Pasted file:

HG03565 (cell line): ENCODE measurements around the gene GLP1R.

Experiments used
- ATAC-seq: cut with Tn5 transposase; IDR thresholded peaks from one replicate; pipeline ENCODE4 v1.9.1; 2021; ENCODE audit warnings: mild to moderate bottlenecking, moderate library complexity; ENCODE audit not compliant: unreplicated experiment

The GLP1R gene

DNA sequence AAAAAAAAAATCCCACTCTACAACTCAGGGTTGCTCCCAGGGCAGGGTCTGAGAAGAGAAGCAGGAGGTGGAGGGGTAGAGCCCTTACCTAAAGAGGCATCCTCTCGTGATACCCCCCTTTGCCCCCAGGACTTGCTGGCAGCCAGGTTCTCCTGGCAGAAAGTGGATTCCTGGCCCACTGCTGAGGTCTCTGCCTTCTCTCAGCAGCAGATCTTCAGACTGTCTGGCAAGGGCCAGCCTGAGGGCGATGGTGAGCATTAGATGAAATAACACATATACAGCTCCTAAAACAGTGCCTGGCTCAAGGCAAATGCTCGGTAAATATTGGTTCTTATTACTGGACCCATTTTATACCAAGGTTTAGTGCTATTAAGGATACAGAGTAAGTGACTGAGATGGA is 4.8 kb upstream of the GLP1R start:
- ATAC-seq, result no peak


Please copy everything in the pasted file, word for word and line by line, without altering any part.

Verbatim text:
HG03565 (cell line): ENCODE measurements around the gene GLP1R.

Experiments used
- ATAC-seq: cut with Tn5 transposase; IDR thresholded peaks from one replicate; pipeline ENCODE4 v1.9.1; 2021; ENCODE audit warnings: mild to moderate bottlenecking, moderate library complexity; ENCODE audit not compliant: unreplicated experiment

The GLP1R gene

DNA sequence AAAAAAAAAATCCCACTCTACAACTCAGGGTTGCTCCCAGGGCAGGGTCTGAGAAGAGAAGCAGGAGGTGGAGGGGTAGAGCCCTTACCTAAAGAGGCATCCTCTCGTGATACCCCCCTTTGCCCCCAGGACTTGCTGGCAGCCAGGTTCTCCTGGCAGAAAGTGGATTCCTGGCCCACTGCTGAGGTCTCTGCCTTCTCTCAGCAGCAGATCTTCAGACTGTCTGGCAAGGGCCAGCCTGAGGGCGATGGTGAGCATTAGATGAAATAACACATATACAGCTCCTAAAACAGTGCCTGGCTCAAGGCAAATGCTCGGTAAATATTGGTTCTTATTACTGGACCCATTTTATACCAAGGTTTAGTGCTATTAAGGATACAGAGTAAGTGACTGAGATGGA is 4.8 kb upstream of the GLP1R start:
- ATAC-seq, result no peak